Absolutely adorable! Full of whimsy and joy! You just can't help but smile seeing this owl pot! We love it! A great and affordable way to begin your Mata Ortiz Pottery collection. Angela Corona is a delightful young woman, and she favors animals in her work. We love her owl designs, as well as her lizards and butterflies. This owl pot is a medium version of the small one that we have always carried.
Hand made without even the use of a potter’s wheel! Done in the traditional style of Mata Ortiz, with hand forming the piece out of clay that has been dug from the local countryside. The clay is sifted to remove the impurities, making the clay pliable and easier to work with than the standard clay that we find in art supply shops in the US. The artist starts with a flat pancake of clay, then adds a single coil of clay. He pinches the walls upward to form the pot, while scooping out the clay from within, and thinning the walls from the outside at the same time. Larger pieces will include a second coil added at the top. Mata Ortiz pottery is known for how thin walled and light weight it is, which makes it quite difficult to hand build without collapsing along the way. The piece will then dry for several days, before sanding the walls to get the walls. The surface of the pot is protected with a thin layer of oil, before hand polishing the surface with an agate stone. Then the piece is painted with natural paint using a home made brush crafted of long strands of human hair. A low temperature firing is the last step. Although there are some electric kilns in town these days, traditionally the pottery is fired on the ground using local wood similar to cottonwood. If it is a colored pot, the firing area is elevated on bricks to allow air to circulate during the firing, the pot is placed on a tripod or grate, covered with a clay or metal vessel, wood is stacked around the outer vessel and then ignited. Once the wood burns down, then the firing has been completed. If a black pot was desired, then sawdust or cow dung would be spread on the ground inside of the outer vessel and dirt would be used to seal the edges of the outer vessel, so that oxygen does not flow into the firing. Any actual color of clay could be used, and the pot would still turn black. The artist wanted the colors to remain on this piece, so oxygen was allowed to flow during the firing. One in every four or five pots break in a traditional firing.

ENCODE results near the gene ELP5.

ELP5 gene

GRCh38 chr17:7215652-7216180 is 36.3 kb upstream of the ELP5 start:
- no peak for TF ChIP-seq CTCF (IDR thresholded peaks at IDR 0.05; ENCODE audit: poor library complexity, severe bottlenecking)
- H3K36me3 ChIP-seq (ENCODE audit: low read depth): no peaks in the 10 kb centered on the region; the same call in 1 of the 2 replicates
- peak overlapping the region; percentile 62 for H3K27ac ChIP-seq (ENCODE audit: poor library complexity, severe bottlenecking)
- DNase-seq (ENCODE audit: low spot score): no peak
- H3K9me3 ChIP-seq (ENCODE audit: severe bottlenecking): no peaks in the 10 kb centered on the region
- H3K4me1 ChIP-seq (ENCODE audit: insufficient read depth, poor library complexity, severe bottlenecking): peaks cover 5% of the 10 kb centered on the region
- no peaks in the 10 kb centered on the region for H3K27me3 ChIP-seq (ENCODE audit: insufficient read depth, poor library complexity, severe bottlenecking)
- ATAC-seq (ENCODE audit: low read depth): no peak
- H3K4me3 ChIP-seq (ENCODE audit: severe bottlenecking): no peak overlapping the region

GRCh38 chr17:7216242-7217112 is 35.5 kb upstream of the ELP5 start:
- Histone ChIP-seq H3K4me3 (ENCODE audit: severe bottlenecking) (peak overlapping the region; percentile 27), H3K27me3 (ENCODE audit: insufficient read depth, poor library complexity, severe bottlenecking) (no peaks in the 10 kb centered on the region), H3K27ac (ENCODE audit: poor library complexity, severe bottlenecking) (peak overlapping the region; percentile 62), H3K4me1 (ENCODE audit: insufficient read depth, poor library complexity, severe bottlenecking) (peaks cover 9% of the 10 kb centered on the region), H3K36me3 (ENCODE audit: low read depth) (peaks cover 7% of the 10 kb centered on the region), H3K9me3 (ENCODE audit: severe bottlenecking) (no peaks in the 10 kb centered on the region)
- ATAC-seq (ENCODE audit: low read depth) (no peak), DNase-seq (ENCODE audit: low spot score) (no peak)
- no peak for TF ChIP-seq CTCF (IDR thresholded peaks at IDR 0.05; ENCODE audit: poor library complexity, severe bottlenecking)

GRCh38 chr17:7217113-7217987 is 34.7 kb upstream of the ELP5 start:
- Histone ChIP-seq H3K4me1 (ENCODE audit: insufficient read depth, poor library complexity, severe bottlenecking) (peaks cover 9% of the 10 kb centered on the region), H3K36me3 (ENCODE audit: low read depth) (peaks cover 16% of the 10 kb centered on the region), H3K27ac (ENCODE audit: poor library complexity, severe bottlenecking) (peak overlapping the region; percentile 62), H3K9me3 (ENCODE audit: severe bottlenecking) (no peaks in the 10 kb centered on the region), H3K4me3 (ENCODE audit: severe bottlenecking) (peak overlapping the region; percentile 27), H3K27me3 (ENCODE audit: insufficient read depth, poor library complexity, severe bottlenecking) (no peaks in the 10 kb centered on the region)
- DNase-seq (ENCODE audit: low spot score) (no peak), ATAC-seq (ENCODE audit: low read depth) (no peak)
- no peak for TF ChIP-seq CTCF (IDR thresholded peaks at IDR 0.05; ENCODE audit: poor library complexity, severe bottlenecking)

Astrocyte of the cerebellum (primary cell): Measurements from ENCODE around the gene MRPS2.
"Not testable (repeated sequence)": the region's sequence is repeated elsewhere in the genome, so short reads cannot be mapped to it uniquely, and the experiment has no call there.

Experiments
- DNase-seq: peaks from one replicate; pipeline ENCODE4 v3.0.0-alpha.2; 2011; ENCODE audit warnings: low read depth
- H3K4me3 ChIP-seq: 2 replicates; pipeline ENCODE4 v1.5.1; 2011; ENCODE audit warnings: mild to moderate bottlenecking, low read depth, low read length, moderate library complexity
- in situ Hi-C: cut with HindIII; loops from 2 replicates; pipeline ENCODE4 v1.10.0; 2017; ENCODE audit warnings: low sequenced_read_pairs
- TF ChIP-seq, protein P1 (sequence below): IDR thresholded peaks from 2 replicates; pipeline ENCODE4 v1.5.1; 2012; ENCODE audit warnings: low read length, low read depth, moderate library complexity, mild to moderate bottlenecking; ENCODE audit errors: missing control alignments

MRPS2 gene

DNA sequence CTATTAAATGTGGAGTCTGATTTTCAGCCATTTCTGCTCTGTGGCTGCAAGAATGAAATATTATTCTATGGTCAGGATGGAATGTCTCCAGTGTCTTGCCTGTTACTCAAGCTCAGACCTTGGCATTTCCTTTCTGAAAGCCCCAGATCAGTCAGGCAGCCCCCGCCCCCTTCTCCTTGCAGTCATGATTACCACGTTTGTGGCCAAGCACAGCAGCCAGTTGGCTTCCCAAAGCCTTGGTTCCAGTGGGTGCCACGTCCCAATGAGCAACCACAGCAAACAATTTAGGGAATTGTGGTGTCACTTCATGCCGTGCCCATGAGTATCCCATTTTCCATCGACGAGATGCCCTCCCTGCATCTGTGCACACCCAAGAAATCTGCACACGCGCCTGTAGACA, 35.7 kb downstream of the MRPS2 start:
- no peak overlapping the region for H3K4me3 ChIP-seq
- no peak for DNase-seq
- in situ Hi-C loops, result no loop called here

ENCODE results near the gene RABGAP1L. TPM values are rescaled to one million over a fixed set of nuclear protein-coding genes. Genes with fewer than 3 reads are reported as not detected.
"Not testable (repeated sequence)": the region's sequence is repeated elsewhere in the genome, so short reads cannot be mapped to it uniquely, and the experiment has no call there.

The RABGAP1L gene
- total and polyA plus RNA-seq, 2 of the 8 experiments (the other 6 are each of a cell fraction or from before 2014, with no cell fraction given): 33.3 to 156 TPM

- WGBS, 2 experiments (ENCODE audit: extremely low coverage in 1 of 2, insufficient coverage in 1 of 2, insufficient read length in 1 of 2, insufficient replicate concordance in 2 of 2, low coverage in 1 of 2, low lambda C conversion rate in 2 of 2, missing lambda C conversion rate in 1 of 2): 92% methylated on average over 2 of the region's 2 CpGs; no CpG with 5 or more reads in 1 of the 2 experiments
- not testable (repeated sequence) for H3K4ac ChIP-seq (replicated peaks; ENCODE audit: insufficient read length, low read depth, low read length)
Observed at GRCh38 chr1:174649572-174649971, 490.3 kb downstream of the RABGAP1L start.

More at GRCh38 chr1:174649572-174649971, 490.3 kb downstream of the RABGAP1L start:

Approximate Measurements: 5 5/8" high x 4 1/4" wide